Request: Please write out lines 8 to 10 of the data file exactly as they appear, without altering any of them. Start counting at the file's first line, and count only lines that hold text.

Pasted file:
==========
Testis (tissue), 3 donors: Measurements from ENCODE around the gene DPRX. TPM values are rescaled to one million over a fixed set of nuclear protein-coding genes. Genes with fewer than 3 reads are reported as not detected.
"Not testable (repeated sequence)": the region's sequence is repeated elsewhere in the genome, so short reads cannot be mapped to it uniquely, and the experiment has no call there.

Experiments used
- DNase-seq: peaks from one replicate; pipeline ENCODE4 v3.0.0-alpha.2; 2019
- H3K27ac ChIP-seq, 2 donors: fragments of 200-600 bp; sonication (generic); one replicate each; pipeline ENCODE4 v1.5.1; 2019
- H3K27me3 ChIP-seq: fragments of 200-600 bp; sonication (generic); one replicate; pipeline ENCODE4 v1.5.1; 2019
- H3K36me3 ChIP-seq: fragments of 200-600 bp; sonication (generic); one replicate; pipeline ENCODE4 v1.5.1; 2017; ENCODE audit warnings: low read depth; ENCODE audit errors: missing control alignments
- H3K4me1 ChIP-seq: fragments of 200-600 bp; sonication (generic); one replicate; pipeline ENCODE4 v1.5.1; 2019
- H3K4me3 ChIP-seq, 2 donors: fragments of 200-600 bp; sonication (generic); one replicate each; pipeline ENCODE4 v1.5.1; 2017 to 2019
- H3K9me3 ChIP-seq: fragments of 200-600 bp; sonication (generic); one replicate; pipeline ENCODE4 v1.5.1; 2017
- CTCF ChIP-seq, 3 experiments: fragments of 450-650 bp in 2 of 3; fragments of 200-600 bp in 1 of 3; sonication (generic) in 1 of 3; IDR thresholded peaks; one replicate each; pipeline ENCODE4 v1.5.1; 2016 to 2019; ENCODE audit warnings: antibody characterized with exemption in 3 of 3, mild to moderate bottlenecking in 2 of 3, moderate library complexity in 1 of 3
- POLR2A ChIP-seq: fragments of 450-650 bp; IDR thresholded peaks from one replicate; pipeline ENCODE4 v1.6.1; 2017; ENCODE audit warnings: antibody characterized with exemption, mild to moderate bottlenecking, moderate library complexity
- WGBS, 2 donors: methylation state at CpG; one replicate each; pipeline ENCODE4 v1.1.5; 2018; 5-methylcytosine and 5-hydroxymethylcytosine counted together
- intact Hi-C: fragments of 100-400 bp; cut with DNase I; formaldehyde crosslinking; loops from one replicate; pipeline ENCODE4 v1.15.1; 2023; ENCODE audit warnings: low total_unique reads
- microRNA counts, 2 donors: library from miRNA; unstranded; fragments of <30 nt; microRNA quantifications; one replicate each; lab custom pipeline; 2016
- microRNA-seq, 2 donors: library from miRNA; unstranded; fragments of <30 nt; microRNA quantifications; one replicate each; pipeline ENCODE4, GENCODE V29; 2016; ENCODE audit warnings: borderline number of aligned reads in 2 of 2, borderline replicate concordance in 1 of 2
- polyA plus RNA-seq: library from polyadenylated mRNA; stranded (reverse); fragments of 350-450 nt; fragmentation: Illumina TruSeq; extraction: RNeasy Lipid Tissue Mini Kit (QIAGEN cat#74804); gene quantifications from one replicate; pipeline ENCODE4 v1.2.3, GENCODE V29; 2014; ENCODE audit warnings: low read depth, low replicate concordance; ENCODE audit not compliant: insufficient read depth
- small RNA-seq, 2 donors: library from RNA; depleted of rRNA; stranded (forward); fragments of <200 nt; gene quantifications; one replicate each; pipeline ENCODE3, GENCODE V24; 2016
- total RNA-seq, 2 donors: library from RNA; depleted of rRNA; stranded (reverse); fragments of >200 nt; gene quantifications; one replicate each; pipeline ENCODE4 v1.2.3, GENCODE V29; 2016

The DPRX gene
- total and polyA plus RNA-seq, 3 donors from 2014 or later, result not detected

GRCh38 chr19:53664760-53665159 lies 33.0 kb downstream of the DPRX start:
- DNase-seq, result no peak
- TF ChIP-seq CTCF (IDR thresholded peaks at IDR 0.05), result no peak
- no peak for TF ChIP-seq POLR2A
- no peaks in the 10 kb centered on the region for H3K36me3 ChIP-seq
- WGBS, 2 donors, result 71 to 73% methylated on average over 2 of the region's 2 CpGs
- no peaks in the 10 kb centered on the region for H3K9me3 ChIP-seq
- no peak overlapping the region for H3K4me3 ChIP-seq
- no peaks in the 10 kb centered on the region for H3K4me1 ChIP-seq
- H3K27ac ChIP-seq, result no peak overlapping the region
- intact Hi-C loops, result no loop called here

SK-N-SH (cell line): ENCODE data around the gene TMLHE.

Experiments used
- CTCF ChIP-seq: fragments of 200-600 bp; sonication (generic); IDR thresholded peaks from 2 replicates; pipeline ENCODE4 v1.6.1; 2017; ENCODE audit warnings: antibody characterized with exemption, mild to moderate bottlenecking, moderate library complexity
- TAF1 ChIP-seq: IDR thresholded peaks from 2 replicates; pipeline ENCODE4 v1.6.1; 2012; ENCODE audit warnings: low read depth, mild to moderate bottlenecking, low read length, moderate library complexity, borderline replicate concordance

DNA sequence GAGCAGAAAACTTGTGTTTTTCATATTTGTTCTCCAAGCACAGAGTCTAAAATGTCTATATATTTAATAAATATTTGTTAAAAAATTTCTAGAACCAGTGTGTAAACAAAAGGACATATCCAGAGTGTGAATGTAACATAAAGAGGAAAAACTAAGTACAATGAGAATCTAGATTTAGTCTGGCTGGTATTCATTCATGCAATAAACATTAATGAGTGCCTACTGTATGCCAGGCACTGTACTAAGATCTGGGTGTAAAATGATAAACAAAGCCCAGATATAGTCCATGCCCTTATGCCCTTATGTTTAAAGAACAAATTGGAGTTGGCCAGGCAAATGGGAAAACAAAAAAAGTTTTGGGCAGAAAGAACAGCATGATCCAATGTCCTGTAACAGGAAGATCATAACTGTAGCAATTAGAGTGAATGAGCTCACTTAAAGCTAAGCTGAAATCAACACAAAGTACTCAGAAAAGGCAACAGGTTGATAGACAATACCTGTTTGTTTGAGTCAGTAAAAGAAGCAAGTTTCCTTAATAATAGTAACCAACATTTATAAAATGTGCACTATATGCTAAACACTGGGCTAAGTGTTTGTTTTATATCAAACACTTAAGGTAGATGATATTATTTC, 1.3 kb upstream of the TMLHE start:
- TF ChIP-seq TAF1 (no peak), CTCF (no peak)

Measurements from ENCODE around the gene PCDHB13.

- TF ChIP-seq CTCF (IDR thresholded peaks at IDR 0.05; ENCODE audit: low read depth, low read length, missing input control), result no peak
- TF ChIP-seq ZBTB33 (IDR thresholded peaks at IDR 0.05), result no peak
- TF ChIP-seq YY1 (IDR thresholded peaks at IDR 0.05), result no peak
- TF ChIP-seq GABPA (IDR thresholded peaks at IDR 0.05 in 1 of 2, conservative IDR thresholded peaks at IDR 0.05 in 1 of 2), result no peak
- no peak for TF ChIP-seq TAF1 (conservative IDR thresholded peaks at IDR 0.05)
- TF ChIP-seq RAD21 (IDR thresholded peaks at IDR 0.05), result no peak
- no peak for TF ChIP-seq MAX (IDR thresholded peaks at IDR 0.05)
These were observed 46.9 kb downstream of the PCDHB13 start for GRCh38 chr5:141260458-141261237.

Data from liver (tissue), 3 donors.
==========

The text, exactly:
- H3K4me1 ChIP-seq: fragments of 200-600 bp; sonication (generic); one replicate; pipeline ENCODE4 v1.5.1; 2019
- H3K4me3 ChIP-seq, 2 donors: fragments of 200-600 bp; sonication (generic); one replicate each; pipeline ENCODE4 v1.5.1; 2017 to 2019
- H3K9me3 ChIP-seq: fragments of 200-600 bp; sonication (generic); one replicate; pipeline ENCODE4 v1.5.1; 2017